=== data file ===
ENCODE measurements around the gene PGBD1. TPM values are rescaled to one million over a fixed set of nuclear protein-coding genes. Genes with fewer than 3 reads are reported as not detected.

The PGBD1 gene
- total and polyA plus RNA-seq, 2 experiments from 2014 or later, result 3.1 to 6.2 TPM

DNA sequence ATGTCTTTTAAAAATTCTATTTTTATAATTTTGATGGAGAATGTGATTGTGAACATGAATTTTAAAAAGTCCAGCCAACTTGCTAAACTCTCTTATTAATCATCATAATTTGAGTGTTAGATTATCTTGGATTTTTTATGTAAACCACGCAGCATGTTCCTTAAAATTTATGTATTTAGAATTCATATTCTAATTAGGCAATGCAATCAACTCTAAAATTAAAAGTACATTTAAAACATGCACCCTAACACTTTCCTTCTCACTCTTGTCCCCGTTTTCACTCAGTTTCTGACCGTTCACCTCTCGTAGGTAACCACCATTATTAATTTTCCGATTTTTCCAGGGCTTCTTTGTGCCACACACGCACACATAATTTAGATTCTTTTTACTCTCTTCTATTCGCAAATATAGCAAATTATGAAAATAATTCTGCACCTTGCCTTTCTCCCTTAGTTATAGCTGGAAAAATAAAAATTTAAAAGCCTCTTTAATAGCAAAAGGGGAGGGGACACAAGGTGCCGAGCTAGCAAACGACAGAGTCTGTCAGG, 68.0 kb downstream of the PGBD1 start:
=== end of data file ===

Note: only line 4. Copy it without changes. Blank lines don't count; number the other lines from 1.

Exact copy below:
DNA sequence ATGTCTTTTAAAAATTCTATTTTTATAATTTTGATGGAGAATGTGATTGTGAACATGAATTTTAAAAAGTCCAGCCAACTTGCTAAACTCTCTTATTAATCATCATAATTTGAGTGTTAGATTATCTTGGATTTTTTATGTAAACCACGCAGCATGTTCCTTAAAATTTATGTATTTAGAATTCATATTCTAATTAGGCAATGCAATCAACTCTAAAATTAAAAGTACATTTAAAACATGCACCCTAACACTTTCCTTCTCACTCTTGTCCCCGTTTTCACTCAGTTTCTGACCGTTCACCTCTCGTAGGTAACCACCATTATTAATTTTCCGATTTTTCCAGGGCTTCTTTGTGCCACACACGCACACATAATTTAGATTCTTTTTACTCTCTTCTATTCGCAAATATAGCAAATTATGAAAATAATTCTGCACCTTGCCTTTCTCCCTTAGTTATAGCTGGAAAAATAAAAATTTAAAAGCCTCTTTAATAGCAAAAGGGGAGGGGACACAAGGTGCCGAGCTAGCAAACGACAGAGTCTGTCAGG, 68.0 kb downstream of the PGBD1 start: